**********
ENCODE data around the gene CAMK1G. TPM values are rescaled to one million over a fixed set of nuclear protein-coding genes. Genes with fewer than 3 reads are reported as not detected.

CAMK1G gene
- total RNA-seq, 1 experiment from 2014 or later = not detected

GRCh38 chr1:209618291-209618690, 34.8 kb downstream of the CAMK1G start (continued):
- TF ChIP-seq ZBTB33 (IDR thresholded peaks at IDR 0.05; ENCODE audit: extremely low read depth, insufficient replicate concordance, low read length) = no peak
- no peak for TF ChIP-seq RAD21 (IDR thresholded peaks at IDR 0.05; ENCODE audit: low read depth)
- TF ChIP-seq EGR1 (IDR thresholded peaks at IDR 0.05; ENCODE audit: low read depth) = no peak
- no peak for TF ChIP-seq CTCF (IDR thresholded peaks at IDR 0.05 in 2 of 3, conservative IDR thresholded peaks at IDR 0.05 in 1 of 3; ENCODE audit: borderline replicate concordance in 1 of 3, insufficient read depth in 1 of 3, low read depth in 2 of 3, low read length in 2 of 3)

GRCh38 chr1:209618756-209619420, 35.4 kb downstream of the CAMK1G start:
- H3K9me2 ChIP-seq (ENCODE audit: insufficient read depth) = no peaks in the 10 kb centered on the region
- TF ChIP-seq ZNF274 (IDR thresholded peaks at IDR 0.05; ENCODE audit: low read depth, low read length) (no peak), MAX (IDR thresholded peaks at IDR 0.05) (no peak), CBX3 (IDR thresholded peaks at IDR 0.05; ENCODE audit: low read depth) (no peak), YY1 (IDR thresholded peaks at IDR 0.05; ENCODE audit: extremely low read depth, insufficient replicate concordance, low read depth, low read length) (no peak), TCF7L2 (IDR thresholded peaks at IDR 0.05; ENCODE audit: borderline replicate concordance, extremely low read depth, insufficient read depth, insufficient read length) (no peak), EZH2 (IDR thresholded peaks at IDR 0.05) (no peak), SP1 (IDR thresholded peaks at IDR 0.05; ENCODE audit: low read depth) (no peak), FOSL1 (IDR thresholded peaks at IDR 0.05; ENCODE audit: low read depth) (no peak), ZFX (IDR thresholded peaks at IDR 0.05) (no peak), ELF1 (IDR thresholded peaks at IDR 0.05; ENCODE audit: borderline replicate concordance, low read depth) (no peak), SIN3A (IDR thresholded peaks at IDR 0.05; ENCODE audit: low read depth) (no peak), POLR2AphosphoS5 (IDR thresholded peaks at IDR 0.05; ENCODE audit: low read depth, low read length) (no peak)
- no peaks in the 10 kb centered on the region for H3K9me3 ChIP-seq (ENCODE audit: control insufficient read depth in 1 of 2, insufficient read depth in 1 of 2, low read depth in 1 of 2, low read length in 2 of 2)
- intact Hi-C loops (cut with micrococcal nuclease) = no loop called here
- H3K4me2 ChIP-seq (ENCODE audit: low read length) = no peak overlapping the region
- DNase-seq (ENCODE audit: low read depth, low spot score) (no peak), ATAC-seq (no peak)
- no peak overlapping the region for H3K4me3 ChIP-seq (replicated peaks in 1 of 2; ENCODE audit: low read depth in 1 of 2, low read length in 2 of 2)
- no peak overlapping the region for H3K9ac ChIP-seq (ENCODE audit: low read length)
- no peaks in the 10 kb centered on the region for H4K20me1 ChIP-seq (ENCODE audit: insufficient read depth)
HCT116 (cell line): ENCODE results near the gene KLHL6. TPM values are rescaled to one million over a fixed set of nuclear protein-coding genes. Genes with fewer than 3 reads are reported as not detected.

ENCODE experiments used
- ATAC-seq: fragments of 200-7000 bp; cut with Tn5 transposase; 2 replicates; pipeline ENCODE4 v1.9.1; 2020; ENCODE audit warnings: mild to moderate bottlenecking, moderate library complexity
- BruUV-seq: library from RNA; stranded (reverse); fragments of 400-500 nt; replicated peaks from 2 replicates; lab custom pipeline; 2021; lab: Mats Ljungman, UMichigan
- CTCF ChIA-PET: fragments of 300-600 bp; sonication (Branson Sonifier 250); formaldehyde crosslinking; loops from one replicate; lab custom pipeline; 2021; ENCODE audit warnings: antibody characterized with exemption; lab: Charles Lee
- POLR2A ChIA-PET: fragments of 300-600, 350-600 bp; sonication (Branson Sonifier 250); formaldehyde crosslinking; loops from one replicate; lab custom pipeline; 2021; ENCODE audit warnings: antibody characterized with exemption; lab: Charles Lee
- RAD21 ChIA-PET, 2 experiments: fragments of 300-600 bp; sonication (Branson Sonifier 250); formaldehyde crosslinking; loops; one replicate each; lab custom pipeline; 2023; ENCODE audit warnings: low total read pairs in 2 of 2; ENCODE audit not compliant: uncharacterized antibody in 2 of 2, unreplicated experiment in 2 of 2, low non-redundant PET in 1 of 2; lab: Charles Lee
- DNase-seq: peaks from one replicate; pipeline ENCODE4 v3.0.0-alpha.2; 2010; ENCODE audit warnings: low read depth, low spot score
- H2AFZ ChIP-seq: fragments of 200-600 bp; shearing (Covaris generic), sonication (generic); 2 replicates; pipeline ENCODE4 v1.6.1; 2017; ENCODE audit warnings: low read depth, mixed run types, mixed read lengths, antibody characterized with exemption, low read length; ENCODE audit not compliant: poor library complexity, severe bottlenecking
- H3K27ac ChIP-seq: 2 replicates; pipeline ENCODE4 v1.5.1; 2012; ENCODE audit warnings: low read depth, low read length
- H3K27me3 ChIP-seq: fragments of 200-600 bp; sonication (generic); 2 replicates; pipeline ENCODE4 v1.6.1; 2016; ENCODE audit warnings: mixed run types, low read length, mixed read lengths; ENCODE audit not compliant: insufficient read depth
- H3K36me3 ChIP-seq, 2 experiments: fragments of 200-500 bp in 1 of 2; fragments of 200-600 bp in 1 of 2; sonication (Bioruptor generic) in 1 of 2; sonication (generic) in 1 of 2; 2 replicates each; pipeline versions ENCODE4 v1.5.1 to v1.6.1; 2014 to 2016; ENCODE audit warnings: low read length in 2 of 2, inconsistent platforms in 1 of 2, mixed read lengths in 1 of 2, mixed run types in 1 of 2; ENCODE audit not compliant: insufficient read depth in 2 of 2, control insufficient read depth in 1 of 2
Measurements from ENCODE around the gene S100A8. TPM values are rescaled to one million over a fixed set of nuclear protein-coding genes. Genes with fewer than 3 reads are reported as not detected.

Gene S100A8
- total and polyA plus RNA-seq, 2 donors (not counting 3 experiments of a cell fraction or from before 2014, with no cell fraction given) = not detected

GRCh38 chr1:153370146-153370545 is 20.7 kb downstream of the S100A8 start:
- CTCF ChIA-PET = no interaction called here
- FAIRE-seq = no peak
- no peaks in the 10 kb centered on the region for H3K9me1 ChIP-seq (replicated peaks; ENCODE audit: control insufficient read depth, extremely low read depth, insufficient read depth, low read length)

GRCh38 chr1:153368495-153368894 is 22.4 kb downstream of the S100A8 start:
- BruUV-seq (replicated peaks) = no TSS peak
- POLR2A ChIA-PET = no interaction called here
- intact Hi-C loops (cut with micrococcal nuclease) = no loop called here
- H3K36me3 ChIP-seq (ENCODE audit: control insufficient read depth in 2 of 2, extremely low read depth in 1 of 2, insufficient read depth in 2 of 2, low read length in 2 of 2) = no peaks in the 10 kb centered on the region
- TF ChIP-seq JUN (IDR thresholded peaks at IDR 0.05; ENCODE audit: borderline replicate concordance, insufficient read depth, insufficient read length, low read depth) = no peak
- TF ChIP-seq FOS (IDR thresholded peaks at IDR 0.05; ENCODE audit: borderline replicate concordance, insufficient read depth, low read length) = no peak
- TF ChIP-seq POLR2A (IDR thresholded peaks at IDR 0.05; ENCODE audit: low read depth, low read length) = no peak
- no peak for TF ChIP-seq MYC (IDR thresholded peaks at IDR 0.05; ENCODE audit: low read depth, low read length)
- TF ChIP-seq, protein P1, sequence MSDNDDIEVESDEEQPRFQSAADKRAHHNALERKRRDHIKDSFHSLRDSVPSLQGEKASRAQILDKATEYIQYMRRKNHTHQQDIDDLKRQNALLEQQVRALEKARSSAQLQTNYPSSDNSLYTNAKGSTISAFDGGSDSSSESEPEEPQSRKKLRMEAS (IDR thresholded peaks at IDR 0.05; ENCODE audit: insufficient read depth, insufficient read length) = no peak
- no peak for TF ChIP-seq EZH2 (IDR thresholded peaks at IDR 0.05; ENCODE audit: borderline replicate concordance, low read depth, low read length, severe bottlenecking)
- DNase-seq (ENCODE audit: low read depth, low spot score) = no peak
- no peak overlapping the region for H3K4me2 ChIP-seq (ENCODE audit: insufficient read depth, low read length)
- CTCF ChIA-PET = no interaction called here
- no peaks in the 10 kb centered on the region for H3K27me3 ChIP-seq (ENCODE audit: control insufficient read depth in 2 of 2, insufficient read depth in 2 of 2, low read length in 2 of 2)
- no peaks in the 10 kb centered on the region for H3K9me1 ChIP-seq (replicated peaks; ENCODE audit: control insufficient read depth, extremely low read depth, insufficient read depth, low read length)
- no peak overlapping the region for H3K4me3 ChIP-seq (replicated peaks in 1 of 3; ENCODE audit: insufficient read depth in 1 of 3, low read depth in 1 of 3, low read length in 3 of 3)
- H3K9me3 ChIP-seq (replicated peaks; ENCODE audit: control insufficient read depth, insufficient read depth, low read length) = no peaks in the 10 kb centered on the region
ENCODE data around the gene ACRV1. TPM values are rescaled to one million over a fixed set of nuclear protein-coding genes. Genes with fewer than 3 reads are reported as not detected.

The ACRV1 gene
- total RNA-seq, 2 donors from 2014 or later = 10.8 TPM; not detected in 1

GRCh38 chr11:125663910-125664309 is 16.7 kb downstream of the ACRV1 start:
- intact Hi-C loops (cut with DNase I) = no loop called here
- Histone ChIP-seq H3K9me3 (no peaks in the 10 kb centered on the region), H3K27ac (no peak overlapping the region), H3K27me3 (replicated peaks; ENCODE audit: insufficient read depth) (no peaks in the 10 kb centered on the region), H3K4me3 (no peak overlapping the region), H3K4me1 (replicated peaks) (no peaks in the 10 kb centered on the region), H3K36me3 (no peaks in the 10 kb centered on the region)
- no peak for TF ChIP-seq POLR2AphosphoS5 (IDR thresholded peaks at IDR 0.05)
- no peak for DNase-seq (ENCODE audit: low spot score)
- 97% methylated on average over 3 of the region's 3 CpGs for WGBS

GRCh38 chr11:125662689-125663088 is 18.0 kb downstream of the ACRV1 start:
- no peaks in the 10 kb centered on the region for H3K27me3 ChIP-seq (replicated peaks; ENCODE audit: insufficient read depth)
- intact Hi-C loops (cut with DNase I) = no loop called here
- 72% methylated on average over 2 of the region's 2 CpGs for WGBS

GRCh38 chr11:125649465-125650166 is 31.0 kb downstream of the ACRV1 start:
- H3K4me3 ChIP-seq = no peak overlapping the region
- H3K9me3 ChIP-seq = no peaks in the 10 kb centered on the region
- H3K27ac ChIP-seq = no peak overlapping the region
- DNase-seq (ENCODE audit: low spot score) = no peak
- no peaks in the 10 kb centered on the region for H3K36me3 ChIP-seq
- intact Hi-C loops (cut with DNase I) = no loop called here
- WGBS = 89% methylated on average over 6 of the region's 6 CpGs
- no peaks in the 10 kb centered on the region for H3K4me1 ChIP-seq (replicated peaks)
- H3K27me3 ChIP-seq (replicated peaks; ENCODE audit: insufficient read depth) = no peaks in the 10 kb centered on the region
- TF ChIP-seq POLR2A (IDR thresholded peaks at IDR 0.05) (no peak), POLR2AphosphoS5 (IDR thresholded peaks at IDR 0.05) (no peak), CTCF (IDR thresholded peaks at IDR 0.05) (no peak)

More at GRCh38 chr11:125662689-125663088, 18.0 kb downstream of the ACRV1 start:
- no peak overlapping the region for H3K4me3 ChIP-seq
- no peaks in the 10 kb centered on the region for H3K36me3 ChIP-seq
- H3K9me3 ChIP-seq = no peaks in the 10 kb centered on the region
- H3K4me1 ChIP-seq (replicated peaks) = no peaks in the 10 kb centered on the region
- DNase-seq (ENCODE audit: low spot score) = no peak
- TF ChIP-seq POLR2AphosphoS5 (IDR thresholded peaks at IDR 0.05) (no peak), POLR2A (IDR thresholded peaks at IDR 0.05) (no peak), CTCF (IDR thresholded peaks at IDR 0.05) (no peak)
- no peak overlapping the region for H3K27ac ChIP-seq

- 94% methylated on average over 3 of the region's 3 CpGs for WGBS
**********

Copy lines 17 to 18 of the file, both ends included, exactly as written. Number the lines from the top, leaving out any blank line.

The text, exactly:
- no peak overlapping the region for H3K9ac ChIP-seq (ENCODE audit: low read length)
- no peaks in the 10 kb centered on the region for H4K20me1 ChIP-seq (ENCODE audit: insufficient read depth)